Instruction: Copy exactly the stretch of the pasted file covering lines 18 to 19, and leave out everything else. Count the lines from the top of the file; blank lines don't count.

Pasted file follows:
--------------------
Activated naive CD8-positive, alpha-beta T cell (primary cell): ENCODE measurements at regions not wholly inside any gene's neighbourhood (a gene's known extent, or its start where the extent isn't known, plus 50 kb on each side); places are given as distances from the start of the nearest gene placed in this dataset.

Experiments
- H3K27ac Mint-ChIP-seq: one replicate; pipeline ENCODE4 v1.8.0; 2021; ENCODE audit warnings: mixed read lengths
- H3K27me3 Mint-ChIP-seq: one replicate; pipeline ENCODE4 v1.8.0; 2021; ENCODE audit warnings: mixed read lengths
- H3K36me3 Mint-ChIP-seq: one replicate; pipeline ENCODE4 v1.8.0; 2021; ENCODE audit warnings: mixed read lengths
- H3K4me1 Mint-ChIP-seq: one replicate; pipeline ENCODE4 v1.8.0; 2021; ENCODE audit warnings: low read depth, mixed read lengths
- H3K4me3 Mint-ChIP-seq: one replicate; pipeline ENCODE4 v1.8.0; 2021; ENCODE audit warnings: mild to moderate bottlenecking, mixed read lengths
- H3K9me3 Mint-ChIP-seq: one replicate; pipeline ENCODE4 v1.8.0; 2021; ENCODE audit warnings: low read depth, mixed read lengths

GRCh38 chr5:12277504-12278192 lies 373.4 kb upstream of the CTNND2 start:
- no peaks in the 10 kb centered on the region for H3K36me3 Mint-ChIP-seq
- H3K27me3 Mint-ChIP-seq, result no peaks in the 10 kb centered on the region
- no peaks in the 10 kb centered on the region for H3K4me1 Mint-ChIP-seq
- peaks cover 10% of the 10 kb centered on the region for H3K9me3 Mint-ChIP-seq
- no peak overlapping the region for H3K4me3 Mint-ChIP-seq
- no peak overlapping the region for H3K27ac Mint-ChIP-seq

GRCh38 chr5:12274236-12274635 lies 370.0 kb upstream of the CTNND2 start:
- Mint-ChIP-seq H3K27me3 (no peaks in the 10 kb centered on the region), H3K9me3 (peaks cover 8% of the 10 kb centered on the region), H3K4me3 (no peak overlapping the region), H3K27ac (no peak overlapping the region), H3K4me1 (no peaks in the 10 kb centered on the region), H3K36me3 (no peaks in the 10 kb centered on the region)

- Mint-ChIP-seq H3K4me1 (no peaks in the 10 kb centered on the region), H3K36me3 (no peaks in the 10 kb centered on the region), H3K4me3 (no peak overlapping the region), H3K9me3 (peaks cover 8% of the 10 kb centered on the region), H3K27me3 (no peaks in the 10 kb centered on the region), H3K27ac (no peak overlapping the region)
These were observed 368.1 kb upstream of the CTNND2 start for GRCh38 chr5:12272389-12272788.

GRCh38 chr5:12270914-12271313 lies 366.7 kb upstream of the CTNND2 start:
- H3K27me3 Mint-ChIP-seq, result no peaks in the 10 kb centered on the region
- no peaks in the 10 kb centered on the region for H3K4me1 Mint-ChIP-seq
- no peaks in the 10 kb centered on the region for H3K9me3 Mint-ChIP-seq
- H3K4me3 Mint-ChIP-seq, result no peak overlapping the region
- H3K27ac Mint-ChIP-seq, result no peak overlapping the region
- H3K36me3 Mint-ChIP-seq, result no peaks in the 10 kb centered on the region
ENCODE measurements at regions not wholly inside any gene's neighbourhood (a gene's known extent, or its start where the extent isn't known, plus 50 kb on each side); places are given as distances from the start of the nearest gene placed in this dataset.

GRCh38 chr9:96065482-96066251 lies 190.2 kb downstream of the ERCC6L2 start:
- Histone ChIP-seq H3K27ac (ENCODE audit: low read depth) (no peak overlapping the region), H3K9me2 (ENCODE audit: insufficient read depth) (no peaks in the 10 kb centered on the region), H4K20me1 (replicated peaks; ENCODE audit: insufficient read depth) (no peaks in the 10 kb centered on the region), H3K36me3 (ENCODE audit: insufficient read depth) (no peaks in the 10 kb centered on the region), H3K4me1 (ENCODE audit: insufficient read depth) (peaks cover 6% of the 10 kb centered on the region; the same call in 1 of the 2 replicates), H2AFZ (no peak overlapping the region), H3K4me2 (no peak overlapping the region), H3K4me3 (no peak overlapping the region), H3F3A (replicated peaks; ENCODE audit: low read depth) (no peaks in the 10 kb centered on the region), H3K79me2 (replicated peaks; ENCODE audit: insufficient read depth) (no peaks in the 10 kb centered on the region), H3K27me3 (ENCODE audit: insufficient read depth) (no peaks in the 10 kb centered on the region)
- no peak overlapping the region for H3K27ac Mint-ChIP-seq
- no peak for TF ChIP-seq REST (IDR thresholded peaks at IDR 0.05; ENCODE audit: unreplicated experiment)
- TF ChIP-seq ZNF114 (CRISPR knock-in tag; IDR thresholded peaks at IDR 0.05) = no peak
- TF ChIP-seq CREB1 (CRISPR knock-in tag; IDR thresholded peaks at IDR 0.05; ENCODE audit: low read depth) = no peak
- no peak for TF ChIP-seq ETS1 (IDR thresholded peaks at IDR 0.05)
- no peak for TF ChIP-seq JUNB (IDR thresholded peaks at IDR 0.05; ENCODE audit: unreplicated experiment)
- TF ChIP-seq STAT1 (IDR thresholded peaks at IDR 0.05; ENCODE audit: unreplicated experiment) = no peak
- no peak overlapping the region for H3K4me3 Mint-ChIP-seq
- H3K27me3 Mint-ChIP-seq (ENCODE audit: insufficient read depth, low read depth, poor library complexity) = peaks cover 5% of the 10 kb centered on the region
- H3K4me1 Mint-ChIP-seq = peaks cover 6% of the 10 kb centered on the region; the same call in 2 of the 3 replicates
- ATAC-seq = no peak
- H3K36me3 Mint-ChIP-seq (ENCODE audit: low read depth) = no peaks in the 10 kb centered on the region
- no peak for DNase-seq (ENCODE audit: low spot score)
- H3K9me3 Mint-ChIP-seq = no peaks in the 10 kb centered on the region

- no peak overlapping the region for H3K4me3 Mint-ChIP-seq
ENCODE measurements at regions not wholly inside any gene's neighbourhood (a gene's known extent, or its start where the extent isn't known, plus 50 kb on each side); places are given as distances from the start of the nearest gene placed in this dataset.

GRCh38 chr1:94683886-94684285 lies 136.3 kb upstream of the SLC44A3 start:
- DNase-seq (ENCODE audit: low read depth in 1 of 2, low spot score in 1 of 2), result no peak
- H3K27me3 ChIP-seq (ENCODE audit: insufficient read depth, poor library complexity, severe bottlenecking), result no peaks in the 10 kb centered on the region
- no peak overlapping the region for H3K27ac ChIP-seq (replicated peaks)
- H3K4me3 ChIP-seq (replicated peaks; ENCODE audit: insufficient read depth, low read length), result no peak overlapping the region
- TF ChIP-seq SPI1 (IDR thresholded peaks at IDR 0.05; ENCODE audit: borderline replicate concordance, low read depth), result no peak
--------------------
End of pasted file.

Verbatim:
- Mint-ChIP-seq H3K4me1 (no peaks in the 10 kb centered on the region), H3K36me3 (no peaks in the 10 kb centered on the region), H3K4me3 (no peak overlapping the region), H3K9me3 (peaks cover 8% of the 10 kb centered on the region), H3K27me3 (no peaks in the 10 kb centered on the region), H3K27ac (no peak overlapping the region)
These were observed 368.1 kb upstream of the CTNND2 start for GRCh38 chr5:12272389-12272788.